The most commonly overlooked hormones involved in exercise are the insulin- growth factors and insulin. Insulin- growth factors are stimulated by growth hormones and bind to cells to regulate cell growth and processes. Insulin oversees the cells’ uptake of glucose and storage of glycogen, necessary to ensure we have the right energy pathways available for our training.

In the regular course of things—if you’re eating well, sleeping, and exercising—these hormones work to self-regulate and maintain a balance.

“Some are going up, some are going down,” Hackney says.

We can throw that balance whack, though, from overtraining. “You can overload your endocrine system,” Cotner says.

Cortisol is released from the adrenal gland and is an anti-inflammatory and a catabolic hormone that breaks down cells.

In an average person, cortisol breaks down about 1 percent of muscle proteins daily, which are then replaced as induced by growth hormone and insulin- growth factor.

With training, cortisol breaks down 3-5 percent of muscle proteins in the body every day, Cotner says. Too much training releases too much cortisol and essentially breaks down too many proteins.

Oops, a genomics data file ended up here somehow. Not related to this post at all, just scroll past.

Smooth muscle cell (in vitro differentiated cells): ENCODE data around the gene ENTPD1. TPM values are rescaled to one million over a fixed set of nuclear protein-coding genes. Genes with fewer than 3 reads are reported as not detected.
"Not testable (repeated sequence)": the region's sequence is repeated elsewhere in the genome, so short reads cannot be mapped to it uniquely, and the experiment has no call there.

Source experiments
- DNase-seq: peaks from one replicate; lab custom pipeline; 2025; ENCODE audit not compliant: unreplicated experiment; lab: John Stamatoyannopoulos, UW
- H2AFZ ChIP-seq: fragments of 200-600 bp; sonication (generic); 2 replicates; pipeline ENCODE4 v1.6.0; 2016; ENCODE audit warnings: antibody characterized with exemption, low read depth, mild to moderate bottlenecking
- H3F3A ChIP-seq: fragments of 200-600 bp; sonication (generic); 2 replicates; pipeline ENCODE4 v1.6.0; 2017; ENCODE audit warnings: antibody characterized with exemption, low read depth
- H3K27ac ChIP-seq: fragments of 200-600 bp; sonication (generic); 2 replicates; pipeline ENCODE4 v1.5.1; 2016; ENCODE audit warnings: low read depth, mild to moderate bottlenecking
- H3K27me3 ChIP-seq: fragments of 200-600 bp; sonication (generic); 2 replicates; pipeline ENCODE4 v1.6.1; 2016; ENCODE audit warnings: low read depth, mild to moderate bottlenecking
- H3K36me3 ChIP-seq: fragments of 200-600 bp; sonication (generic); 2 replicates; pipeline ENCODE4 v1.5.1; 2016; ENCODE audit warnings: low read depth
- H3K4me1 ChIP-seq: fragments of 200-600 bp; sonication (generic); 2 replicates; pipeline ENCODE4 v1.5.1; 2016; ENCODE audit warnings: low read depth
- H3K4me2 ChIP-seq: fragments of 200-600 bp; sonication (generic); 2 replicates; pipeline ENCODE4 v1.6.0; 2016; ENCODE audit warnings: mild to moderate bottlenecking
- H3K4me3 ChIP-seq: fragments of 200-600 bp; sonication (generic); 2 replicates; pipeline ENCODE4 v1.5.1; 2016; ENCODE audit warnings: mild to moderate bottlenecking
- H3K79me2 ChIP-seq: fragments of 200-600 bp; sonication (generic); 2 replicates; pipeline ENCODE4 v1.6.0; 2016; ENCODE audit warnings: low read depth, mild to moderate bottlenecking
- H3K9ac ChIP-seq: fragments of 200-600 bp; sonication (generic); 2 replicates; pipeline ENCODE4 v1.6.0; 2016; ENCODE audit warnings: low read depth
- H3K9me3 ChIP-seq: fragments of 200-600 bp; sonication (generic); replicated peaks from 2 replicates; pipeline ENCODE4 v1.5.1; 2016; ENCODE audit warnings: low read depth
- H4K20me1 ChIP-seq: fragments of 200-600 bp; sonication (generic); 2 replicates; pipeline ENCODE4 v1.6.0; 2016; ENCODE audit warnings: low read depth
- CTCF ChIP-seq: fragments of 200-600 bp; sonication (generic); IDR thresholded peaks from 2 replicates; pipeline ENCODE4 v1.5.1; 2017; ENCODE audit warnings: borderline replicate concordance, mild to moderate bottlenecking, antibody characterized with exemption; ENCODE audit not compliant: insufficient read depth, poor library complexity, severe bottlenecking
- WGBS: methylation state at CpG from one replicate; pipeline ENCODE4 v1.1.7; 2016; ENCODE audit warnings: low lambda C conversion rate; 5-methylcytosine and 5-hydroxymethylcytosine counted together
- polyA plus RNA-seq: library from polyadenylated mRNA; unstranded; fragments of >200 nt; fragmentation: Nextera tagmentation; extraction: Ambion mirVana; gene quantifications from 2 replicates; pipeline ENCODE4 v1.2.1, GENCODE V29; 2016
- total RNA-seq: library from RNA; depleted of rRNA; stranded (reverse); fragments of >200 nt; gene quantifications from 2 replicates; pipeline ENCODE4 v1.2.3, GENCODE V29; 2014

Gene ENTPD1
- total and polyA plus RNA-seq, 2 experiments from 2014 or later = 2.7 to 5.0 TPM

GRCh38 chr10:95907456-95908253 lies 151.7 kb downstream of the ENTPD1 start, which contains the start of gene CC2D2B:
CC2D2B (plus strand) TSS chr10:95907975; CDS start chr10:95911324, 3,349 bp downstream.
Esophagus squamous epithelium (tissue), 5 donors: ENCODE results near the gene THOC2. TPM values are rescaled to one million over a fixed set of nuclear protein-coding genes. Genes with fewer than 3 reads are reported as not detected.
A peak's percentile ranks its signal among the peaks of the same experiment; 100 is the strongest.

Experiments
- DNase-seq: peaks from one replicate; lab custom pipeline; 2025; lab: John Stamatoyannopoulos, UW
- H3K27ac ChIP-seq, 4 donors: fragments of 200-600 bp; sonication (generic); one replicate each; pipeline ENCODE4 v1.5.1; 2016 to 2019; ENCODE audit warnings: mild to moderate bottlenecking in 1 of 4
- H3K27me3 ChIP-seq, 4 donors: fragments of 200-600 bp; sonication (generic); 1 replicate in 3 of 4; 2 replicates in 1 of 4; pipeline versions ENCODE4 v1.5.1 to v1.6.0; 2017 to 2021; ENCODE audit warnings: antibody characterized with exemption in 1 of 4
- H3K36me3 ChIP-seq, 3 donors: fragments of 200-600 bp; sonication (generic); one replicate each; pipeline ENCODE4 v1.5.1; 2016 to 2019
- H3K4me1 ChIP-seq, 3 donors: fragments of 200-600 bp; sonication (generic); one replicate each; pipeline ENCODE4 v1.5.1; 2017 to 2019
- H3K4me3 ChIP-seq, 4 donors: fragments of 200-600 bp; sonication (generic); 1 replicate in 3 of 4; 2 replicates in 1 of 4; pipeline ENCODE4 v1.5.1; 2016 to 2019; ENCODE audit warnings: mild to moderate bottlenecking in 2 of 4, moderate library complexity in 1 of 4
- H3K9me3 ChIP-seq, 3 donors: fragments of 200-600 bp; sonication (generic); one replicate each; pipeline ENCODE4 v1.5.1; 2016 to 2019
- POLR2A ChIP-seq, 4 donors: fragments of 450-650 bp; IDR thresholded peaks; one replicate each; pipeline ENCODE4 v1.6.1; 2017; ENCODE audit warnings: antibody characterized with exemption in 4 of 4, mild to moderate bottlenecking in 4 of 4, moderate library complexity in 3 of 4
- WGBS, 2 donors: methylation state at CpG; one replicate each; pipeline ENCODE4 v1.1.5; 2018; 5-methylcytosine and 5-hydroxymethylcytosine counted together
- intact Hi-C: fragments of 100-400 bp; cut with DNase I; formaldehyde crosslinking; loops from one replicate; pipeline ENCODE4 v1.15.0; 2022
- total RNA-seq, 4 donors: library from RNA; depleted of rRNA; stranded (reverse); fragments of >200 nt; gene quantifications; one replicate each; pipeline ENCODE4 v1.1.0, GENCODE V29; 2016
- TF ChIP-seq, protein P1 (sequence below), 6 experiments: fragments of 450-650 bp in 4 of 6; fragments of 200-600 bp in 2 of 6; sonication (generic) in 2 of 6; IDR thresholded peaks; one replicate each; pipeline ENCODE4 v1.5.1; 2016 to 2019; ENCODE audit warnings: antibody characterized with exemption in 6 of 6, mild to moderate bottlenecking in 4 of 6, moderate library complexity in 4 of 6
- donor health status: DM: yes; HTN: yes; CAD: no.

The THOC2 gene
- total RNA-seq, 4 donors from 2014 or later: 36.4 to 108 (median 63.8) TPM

Too much training can also decrease the levels of testosterone in the body. Testosterone, found in both men and women, increases muscle mass and decreases recovery time. But while intense workouts can increase testosterone levels, too much long, easy training can drive them down.

RELATED: What Is Cortisol?

Overtraining is the most ly thing to throw off an athlete’s hormone balance, which leads to all the symptoms associated with over-training: sleeplessness, extreme muscle soreness, elevated resting heart rate, or overall fatigue. Generally, if you experience those symptoms, you should dial it back. But knowing exactly how much training is too much can be challenging.

“If I knew exactly how much was too much, I’d be a lot richer,” Hackney says.

Other things that can impact the hormone balance include life stress, which causes a release of cortisol, epinephrine and norephedrine. A lack of sleep can stall your secretion of growth hormone, as can alcohol, Cotner says.